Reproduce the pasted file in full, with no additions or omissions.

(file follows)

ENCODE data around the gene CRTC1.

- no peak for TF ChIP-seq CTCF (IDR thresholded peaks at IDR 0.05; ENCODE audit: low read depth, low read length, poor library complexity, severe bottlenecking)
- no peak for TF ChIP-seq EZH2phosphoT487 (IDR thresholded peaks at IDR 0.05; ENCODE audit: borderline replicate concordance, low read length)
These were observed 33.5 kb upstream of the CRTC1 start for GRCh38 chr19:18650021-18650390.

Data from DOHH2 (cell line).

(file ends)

ENCODE data around the gene CRTC1.

- no peak for TF ChIP-seq CTCF (IDR thresholded peaks at IDR 0.05; ENCODE audit: low read depth, low read length, poor library complexity, severe bottlenecking)
- no peak for TF ChIP-seq EZH2phosphoT487 (IDR thresholded peaks at IDR 0.05; ENCODE audit: borderline replicate concordance, low read length)
These were observed 33.5 kb upstream of the CRTC1 start for GRCh38 chr19:18650021-18650390.

Data from DOHH2 (cell line).